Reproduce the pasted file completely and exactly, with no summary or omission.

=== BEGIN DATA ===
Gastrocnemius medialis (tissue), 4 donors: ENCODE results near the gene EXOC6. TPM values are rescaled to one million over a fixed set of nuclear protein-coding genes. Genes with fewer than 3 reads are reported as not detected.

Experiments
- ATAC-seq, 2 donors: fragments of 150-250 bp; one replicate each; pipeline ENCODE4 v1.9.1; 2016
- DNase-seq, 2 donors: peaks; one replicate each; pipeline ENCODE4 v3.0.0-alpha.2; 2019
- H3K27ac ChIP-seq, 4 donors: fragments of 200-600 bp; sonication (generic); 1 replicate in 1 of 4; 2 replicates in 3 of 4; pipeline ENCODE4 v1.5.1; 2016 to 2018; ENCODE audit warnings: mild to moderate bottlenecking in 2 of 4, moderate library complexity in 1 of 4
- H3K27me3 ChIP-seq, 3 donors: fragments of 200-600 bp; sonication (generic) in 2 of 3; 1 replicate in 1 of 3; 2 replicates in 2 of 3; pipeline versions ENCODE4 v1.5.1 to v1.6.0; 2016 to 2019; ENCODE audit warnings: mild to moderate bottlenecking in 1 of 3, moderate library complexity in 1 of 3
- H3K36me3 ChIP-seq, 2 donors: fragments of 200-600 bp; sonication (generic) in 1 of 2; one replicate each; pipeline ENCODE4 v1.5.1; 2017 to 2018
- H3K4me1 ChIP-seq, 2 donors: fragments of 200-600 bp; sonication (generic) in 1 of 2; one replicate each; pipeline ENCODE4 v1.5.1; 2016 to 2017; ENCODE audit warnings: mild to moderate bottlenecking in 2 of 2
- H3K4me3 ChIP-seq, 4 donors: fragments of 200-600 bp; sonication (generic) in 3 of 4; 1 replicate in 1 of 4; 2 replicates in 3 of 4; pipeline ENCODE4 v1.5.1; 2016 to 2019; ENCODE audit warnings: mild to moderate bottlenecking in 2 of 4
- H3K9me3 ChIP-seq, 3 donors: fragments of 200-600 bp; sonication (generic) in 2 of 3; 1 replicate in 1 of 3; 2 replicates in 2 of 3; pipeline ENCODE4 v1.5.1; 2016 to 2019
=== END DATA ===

Gastrocnemius medialis (tissue), 4 donors: ENCODE results near the gene EXOC6. TPM values are rescaled to one million over a fixed set of nuclear protein-coding genes. Genes with fewer than 3 reads are reported as not detected.

Experiments
- ATAC-seq, 2 donors: fragments of 150-250 bp; one replicate each; pipeline ENCODE4 v1.9.1; 2016
- DNase-seq, 2 donors: peaks; one replicate each; pipeline ENCODE4 v3.0.0-alpha.2; 2019
- H3K27ac ChIP-seq, 4 donors: fragments of 200-600 bp; sonication (generic); 1 replicate in 1 of 4; 2 replicates in 3 of 4; pipeline ENCODE4 v1.5.1; 2016 to 2018; ENCODE audit warnings: mild to moderate bottlenecking in 2 of 4, moderate library complexity in 1 of 4
- H3K27me3 ChIP-seq, 3 donors: fragments of 200-600 bp; sonication (generic) in 2 of 3; 1 replicate in 1 of 3; 2 replicates in 2 of 3; pipeline versions ENCODE4 v1.5.1 to v1.6.0; 2016 to 2019; ENCODE audit warnings: mild to moderate bottlenecking in 1 of 3, moderate library complexity in 1 of 3
- H3K36me3 ChIP-seq, 2 donors: fragments of 200-600 bp; sonication (generic) in 1 of 2; one replicate each; pipeline ENCODE4 v1.5.1; 2017 to 2018
- H3K4me1 ChIP-seq, 2 donors: fragments of 200-600 bp; sonication (generic) in 1 of 2; one replicate each; pipeline ENCODE4 v1.5.1; 2016 to 2017; ENCODE audit warnings: mild to moderate bottlenecking in 2 of 2
- H3K4me3 ChIP-seq, 4 donors: fragments of 200-600 bp; sonication (generic) in 3 of 4; 1 replicate in 1 of 4; 2 replicates in 3 of 4; pipeline ENCODE4 v1.5.1; 2016 to 2019; ENCODE audit warnings: mild to moderate bottlenecking in 2 of 4
- H3K9me3 ChIP-seq, 3 donors: fragments of 200-600 bp; sonication (generic) in 2 of 3; 1 replicate in 1 of 3; 2 replicates in 2 of 3; pipeline ENCODE4 v1.5.1; 2016 to 2019